With the onset of the current economic crisis, one chapter in the economic history of the world is ending and a new one is beginning. What role will Canada play in this vastly altered world?
James Laxer examines the anatomy of the crash: the forces that have controlled the global system and the forces that have the capacity to usher in a new global system as the U.S.-centred age of globalization comes to an end. He explores what needs to be done to combat the crash in Canada, and poses the questions we all want to have answered. What comes next for the global economy, and what does this mean for Canada? Where will we fit in? Is an egalitarian economic future possible? What could an economics for humanity look like?
A reflective and useful treatise on where we go from here, Beyond the Bubble is a must-read by one of Canada’s best-known political commentators.
Who better than Jim Laxer to provide a concise analysis of the conditions that pushed Canada-and the world-to the economic precipice? But more than simply documenting how we got to where we are, this book offers an impassioned and hopeful prescription for moving Beyond the Bubble and embracing a more egalitarian economic future.
– Maude Barlow, National Chairperson, Council of Canadians
A lucid and timely analysis of the causes, and implications for Canadians, of the economic crisis. It will help spark and shape popular debate on the contours of the new economy which we are challenged to build at home and at the global level to replace the discredited neo liberal model.
– Andrew Jackson, Chief Economist, Canadian Labour Congress
With characteristic historical insight, clarity, and candour, James Laxer shows how Canada is at the crossroads between a new and old era of economic globalization…. A must read for Canadians concerned about the country’s economic, social, and environmental future.
– Tony Clarke, Director, Polaris Institute (Ottawa), and author of Tar Sands Showdown
James Laxer has warned for years about the dangers of Canada’s reliance on digging stuff out of the ground for foreign multinationals. He has been proven 100 per cent right by this latest and most spectacular economic crisis. His new book offers both penetrating critique and hopeful vision, and will be invaluable for Canadians struggling to build a better alternative.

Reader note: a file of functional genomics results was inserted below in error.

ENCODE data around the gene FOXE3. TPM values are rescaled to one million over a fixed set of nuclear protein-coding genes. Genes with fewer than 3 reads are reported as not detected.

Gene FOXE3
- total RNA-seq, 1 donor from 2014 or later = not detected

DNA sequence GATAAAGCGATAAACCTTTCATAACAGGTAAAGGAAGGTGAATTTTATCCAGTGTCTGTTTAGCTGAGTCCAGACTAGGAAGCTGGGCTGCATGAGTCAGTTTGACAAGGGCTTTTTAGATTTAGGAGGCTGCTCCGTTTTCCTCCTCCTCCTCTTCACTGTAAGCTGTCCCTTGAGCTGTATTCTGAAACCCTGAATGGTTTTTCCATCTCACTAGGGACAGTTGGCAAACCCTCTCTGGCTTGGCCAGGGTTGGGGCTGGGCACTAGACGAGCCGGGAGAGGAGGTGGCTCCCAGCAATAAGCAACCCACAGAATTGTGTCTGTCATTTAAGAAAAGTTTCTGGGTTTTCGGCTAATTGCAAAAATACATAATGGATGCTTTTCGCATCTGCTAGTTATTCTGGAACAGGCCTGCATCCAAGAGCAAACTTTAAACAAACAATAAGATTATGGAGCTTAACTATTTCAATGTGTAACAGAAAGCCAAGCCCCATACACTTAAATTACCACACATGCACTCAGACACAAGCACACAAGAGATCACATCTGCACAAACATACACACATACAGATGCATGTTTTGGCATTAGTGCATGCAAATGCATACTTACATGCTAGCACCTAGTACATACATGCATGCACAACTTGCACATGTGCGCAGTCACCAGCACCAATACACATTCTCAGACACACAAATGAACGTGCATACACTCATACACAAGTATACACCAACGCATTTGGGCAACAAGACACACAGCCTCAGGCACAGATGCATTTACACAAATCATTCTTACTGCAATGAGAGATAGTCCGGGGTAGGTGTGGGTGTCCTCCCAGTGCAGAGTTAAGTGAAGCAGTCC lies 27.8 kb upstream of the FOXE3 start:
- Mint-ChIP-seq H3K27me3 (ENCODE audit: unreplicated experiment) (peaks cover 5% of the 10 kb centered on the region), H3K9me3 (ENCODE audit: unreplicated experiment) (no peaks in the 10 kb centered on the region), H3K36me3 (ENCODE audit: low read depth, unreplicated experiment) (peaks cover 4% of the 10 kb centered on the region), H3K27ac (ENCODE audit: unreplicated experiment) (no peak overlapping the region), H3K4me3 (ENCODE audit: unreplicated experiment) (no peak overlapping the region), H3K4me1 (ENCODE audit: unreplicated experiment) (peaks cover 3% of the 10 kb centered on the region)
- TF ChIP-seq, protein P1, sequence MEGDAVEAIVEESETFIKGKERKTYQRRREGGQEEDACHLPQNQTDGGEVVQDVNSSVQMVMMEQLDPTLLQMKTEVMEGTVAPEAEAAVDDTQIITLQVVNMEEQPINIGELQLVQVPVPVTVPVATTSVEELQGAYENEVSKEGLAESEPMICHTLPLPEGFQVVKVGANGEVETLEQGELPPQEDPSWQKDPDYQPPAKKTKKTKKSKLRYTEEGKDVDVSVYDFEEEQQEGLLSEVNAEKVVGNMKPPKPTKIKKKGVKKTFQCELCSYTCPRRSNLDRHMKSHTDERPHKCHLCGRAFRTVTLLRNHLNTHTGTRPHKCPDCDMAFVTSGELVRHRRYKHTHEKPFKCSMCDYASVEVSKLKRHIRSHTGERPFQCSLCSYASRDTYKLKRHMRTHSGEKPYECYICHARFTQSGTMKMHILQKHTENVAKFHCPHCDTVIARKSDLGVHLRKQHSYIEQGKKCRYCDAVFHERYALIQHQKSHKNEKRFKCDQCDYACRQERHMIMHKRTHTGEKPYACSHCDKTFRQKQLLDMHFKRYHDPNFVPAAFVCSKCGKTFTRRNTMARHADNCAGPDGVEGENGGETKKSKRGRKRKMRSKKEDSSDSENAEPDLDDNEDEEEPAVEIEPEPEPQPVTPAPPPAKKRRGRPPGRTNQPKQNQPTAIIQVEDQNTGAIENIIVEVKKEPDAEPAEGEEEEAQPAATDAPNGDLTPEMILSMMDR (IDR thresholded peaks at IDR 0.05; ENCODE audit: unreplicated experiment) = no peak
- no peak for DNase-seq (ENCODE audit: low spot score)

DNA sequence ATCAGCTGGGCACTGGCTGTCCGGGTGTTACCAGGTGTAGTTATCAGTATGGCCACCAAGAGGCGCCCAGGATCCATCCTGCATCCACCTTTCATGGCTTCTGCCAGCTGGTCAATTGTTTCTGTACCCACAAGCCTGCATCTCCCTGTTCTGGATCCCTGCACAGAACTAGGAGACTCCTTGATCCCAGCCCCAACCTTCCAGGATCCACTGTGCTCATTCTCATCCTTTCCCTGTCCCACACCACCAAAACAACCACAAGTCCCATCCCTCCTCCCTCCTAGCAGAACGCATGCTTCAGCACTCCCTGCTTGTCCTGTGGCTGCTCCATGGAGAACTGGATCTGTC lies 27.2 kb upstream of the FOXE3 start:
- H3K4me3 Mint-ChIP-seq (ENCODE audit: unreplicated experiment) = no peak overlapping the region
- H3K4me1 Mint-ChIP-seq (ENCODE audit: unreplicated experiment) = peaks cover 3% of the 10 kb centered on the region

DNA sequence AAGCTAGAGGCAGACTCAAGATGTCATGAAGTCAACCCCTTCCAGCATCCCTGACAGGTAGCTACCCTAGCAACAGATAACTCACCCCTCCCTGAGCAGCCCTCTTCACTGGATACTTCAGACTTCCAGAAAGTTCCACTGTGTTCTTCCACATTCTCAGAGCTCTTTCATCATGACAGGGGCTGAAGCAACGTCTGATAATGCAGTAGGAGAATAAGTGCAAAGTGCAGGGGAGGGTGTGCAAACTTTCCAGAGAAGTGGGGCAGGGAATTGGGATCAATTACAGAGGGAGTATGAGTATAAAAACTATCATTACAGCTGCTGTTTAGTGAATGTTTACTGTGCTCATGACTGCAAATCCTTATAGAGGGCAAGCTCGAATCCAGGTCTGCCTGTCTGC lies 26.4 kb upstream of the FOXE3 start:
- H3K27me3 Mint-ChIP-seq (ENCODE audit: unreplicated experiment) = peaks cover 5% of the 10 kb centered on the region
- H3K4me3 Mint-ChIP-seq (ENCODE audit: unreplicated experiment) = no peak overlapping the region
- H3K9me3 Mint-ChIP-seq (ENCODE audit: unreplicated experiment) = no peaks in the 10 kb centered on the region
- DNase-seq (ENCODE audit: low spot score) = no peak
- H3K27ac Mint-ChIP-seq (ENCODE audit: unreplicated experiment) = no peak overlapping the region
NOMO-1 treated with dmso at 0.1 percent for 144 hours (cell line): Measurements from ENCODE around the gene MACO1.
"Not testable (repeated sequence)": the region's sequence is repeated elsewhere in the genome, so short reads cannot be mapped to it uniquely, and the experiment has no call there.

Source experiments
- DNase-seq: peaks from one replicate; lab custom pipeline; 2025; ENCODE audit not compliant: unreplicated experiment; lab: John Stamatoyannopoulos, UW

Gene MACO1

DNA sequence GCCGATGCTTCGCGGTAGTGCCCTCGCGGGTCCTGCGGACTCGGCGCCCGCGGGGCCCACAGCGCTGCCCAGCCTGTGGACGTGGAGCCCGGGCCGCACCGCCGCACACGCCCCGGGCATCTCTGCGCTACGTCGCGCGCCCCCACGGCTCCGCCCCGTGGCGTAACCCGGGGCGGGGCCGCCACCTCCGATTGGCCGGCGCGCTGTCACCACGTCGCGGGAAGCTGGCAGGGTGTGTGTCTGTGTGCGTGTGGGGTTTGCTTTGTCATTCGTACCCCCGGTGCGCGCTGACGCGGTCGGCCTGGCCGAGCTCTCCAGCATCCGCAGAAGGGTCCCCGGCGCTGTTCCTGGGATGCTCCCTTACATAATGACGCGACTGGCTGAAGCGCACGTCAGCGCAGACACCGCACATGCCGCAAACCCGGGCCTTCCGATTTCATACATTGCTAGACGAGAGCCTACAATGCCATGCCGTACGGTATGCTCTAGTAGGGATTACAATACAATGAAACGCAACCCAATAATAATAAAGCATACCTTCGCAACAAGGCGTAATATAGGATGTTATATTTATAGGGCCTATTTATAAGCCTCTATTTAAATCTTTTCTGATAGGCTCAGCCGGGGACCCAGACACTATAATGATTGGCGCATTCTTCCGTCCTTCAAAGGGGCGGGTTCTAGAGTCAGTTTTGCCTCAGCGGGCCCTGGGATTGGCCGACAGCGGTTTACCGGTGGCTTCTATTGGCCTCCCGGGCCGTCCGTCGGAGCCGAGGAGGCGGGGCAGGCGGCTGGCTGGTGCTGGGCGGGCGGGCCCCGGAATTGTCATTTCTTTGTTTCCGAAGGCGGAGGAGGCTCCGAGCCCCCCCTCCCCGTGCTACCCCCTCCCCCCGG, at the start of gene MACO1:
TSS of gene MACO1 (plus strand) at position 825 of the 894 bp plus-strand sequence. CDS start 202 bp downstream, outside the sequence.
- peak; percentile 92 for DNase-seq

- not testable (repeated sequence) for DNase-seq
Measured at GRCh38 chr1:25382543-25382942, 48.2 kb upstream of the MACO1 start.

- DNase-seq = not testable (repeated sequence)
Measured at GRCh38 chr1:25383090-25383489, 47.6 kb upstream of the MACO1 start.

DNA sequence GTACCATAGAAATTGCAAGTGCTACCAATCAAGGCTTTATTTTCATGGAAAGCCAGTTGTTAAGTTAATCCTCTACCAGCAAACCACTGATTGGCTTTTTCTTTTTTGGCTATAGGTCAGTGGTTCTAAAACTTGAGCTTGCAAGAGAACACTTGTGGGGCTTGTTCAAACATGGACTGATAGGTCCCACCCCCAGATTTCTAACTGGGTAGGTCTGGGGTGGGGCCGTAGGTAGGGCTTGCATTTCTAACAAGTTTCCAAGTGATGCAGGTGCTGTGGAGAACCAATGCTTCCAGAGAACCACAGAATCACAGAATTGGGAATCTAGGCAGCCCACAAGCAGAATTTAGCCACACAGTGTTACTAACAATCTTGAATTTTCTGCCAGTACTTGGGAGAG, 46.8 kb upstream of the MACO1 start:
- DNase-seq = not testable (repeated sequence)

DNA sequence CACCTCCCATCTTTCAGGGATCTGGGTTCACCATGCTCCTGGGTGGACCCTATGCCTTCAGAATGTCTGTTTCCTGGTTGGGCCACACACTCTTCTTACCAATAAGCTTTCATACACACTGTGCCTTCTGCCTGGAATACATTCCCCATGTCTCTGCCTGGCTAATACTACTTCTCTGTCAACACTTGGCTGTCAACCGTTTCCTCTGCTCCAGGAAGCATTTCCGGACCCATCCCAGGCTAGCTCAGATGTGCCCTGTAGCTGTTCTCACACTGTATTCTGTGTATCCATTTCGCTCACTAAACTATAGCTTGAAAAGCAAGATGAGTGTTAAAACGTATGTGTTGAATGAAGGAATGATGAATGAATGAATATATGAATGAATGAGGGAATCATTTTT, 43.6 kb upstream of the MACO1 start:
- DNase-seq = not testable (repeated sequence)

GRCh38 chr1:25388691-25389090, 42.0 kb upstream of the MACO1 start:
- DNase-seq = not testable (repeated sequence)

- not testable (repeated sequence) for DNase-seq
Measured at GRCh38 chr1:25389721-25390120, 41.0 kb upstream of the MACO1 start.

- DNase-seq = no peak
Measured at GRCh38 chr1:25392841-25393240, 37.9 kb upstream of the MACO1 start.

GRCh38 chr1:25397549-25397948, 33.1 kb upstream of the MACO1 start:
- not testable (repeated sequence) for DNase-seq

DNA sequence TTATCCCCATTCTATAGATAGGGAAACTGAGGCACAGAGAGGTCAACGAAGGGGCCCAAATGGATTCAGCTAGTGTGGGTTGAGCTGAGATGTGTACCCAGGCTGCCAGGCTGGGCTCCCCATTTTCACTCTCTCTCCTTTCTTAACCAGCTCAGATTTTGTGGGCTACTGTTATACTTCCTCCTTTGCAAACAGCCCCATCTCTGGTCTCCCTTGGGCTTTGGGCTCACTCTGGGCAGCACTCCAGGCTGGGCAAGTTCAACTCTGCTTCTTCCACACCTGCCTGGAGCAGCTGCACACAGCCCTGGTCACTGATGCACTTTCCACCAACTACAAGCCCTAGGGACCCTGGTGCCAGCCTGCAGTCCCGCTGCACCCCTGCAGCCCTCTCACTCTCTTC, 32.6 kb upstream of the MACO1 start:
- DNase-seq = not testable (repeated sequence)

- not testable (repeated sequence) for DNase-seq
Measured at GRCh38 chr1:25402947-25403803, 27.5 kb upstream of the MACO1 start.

– Jim Stanford, Economist, Canadian Auto Workers, and author of Economics for Everyone
This book offers solid evidence to refute the claims of those who insist that the current crisis is a temporary aberration in the economic cycle. It provides a powerful argument against those who are determined to put the system that caused the crisis back on track.
– Julie Guard, Associate Professor, Labour Studies, University of Manitoba, and editor of Bankruptcies and Bailouts
[James Laxer] offers many insightful and well-researched ideas for bringing real democracy and social equality to this country-not just for “imagining a new Canadian economy,” but for actually establishing it. It won’t be easy, he admits, but it can and must be done.
– The CCPA Monitor
Both [of the main] arguments are presented in Laxer’s characteristically lively style and with a useful mix of historical analysis and political economy. Each is also provocative enough that it will generate considerable debate.
– Literary Review of Canada
The myriad dog-ears that I left littered through Laxer’s book certainly speak to the great number of explanatory gems he’s produced, the almost constant moments of realization and recognition that attend his patient history of bubble economics … Laxer’s creativity and clear-headedness are worth dog-earing the hell out of [it].
|Chapter 1||The Passing of a World Age|
|Part One||Anatomy of the Crash|
|Chapter 2||Onset of the Crash|
|Chapter 3||The Life and Times of Speculative Bubbles|
|Chapter 4||The Housing Bubble|
|Chapter 5||The Perils of Deflation|
|Chapter 6||Income and Wealth Inequality: An Underlying Cause of the Crash|
|Chapter 7||American Debt and the Global Crisis|
|Chapter 8||The House the Neo-Liberals Built|
|Chapter 9||The Coming Global Economy|
|Part Two||Imagining a New Canadian Economy|
|Chapter 10||Canada's Political Response to the Crash: An Exercise in Denial|
|Chapter 11||Staples, Oil Sands, and Other Resourceful Fantasies|
|Chapter 12||Trains, Planes, and Automobiles for Twenty-First-Century Canada|
|Chapter 13||A Progressive Economic Strategy for Canada|
|Chapter 14||Economics for Humanity|